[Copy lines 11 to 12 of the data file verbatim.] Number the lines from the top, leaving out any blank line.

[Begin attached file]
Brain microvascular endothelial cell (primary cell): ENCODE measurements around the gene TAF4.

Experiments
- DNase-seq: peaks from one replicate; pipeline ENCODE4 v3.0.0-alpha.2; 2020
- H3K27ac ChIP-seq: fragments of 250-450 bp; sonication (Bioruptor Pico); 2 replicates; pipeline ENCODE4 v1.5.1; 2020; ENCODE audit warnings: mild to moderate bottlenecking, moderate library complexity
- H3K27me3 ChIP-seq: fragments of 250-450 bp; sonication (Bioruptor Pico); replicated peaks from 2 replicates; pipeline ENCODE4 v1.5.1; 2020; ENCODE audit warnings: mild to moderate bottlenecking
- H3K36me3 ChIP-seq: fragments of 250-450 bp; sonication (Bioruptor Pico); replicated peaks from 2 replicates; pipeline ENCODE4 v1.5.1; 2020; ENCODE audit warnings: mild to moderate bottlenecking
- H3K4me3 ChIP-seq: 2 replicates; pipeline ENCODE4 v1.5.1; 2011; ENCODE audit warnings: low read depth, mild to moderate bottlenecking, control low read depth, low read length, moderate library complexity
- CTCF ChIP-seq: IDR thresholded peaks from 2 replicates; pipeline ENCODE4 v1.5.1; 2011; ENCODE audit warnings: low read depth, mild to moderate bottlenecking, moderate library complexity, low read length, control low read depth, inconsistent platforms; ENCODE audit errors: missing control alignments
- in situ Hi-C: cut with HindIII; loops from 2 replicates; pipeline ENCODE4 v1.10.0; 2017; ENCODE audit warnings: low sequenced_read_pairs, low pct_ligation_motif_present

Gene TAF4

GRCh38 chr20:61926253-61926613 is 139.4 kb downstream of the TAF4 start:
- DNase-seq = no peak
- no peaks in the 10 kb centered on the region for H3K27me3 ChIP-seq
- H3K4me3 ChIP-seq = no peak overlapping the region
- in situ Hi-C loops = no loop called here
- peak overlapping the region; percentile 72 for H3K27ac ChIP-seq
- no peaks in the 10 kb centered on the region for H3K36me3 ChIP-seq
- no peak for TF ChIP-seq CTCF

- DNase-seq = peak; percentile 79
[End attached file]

GRCh38 chr20:61926253-61926613 is 139.4 kb downstream of the TAF4 start:
- DNase-seq = no peak